After the document revoking the general/durable POA has been created, the principal should make multiple copies, give one copy to the former agent, bring the original and a copy to every person and organization which previously received a copy of the POA, leave a copy with any such person or organization, and keep the original in a safe place in the principal’s possession. It is recommended that a copy of the revoked POA be attached to every copy of the document revoking the POA, with the word “REVOKE” written by the principal across the top of the revoked POA, with the date and the principal’s initials placed underneath the original signature.

What sorts of acts may an agent with a general/durable POA perform on behalf of the principal?

personal  finances: on behalf of the principal, the agent may (for example) withdraw money from bank accounts belonging to the principal; remove the contents of safe deposit boxes rented by the principal; ask for, demand, sue for, recover, collect, and/or receive any money, debt, account, legacy, bequest, interest, dividend, annuity, or demand which is or becomes due, owing or payable, belonging to, or claimed by the principal and to use and take any lawful means to recover it; borrow money and to execute and deliver notes with or without security; and loan money and receive notes with such  security as the agent deems proper.

real property: on behalf of the principal, the agent may (for example) contract for, purchase, receive and/or take possession of real property; lease real property for any term or purpose; sell, exchange, subdivide, grant or convey real property with or without warranty, covenant, or restrictions; and mortgage, transfer in trust, or otherwise encumber real property to secure payment of a note or performance of any obligation or agreement.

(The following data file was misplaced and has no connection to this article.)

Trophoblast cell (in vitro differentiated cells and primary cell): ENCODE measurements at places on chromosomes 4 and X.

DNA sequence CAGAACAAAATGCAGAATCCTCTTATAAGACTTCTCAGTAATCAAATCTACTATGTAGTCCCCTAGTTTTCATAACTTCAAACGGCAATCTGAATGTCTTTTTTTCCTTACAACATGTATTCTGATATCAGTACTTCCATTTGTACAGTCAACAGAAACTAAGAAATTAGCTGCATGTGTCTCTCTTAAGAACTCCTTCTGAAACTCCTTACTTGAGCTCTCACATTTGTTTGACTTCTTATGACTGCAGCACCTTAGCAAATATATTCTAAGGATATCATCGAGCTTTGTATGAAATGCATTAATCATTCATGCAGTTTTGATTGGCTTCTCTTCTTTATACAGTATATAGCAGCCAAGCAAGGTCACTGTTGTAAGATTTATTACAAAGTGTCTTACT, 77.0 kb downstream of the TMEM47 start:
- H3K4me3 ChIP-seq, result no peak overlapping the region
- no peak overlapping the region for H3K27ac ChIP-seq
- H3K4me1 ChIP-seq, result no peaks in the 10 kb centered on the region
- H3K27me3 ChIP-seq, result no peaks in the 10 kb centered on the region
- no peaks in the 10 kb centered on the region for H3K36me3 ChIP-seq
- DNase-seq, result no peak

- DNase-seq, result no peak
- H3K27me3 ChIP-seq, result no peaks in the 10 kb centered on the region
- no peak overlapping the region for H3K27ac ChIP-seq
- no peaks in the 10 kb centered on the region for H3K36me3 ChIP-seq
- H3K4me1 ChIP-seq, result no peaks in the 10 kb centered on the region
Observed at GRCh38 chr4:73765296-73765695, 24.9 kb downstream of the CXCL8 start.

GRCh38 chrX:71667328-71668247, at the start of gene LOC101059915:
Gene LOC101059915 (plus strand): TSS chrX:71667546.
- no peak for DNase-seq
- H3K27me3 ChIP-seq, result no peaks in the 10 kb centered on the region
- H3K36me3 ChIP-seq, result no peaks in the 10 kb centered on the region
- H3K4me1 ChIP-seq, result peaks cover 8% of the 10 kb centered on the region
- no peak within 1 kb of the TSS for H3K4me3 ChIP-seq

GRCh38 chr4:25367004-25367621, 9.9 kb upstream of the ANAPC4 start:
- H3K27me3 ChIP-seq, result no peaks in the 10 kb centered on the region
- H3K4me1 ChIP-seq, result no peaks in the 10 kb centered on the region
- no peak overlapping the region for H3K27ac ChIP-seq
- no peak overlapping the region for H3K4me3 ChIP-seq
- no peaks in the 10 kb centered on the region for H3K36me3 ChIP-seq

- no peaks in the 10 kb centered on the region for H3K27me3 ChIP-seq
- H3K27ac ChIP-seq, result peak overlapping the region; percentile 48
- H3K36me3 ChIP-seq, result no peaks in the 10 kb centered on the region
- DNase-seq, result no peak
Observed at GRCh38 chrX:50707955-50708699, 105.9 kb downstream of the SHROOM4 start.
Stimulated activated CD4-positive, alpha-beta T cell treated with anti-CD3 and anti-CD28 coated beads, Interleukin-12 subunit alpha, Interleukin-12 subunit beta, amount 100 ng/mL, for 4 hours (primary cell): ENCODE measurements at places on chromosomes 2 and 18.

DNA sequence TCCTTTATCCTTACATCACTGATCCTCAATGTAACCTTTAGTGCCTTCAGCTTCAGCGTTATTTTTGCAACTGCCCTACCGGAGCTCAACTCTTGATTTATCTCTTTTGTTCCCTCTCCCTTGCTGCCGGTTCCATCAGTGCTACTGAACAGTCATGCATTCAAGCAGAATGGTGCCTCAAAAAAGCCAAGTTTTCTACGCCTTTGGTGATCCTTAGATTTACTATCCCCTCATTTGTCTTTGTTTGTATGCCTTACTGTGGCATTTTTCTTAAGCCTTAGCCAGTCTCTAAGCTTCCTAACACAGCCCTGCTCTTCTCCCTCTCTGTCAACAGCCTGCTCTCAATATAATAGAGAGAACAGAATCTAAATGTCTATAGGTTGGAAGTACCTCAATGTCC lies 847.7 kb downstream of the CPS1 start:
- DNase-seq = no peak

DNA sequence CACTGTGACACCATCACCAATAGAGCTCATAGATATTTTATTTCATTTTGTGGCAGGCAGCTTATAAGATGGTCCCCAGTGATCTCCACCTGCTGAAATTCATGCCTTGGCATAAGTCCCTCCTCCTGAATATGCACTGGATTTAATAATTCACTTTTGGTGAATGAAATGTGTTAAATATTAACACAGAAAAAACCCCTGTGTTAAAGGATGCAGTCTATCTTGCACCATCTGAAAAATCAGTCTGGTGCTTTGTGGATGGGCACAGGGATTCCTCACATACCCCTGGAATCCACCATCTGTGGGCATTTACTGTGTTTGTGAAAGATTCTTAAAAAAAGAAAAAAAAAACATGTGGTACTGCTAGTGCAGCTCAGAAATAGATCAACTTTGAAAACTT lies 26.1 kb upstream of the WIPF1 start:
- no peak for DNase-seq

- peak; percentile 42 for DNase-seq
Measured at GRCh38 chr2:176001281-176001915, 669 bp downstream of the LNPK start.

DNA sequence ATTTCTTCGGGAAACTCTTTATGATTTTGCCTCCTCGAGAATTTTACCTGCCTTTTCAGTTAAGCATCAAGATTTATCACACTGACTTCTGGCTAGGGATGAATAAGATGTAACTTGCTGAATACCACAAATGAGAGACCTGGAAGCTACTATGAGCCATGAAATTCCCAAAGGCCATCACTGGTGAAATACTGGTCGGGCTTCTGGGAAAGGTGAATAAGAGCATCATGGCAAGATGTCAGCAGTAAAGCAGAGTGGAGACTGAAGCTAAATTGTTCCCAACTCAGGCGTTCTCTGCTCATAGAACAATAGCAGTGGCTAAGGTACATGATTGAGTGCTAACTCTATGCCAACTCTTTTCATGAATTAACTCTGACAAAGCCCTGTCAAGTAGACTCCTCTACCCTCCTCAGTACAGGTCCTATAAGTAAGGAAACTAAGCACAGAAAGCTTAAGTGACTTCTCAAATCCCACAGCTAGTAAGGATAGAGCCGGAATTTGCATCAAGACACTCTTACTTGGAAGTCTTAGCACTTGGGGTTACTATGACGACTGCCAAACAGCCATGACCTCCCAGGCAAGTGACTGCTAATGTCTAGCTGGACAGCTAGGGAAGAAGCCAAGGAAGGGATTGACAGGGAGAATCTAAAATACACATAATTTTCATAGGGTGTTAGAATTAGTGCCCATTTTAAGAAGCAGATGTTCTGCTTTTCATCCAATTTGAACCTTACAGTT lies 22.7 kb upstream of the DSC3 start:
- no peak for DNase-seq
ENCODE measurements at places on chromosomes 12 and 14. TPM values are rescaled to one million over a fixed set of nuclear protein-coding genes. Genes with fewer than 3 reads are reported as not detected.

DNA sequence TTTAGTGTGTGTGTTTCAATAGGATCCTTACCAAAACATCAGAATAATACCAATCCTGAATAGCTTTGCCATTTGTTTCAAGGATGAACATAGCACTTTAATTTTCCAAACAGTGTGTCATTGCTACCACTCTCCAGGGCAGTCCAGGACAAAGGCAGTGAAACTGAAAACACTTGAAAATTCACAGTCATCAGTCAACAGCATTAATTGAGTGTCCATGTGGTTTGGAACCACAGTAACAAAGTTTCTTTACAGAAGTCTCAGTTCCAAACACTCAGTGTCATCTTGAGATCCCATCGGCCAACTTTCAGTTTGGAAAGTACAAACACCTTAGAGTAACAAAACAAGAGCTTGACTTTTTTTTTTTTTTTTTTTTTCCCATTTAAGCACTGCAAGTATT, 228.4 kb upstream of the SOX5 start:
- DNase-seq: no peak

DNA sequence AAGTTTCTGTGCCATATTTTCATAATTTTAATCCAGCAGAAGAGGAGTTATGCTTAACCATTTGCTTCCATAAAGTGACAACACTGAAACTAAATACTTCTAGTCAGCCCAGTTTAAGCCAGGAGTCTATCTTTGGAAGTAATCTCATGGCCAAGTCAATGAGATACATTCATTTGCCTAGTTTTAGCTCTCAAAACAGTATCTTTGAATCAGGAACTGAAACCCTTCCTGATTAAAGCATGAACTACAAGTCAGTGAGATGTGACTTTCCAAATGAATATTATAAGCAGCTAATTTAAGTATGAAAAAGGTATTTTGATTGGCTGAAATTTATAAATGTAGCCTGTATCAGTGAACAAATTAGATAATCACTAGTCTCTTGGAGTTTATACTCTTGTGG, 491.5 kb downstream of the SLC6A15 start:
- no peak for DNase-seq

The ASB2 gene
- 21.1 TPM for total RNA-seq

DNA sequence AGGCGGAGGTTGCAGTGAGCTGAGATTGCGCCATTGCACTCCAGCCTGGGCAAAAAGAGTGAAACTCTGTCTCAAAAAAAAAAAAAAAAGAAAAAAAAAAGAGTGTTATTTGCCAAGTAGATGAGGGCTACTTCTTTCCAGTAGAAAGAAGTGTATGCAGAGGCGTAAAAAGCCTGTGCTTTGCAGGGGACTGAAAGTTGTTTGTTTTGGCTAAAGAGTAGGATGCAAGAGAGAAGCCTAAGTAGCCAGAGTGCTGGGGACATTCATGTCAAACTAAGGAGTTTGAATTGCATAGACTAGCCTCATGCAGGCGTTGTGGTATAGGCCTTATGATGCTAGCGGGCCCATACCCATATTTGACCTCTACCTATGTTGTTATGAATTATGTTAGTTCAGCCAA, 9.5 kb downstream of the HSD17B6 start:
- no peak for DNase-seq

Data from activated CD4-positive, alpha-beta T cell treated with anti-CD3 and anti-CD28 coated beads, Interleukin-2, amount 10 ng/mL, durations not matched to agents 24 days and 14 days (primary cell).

personal property: on behalf of the principal, the agent may (for example) contract for, buy, sell, exchange, transfer, endorse and in any legal manner deal in and with personal property; and mortgage, transfer in trust, or otherwise encumber personal property to secure payment of a note of performance of any obligation or agreement.

business transactions: on behalf of the principal, the agent may (for example) sign, execute, acknowledge, and deliver any deed, lease, assignment of lease, covenant, indemnity, agreement, mortgage, deed of trust, assignment of mortgage, or beneficial interest under deed of trust, subdivision or plat, extension or renewal of any  obligation, subordination or waiver of  priority, bill of lading, bill of sale, bond, note, receipt, check, evidence of debt, full or partial release of mortgage judgment or other debt, and such other instruments in writing of any kind or class as may be necessary or proper in the premises.

What Arizona law governs general/durable POAs?

General/durable POAs are governed by Arizona Revised Statutes (A.R.S.) Title 14, Chapter 5, Article 5, at § 14-5501 et seq.

Sources and further reading

American Bar Association – “Power of Attorney”: https://www.americanbar.org/groups/real_property_trust_estate/resources/estate_planning/power_of_attorney

Arizona Revised Statutes (A.R.S.) Title 14: https://www.azleg.gov/arsDetail/?title=14

Maricopa County Superior Court – “Power of Attorney (General): Forms and Instructions”: https://superiorcourt.maricopa.gov/media/3478/gnpoa1z.pdf

Maricopa County Superior Court – “Power of Attorney Revocation: Forms and Instructions”: https://superiorcourt.maricopa.gov/media/3474/gnpoa_rev1z.pdf

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This website has been prepared for general information purposes only. The information on this website is not legal advice. Legal advice is dependent upon the specific circumstances of each situation. Also, the law may vary from state-to-state or county-to-county, so that some information in this website may not be correct for your situation. Finally, the information contained on this website is not guaranteed to be up to date. Therefore, the information contained in this website cannot replace the advice of competent legal counsel licensed in your jurisdiction.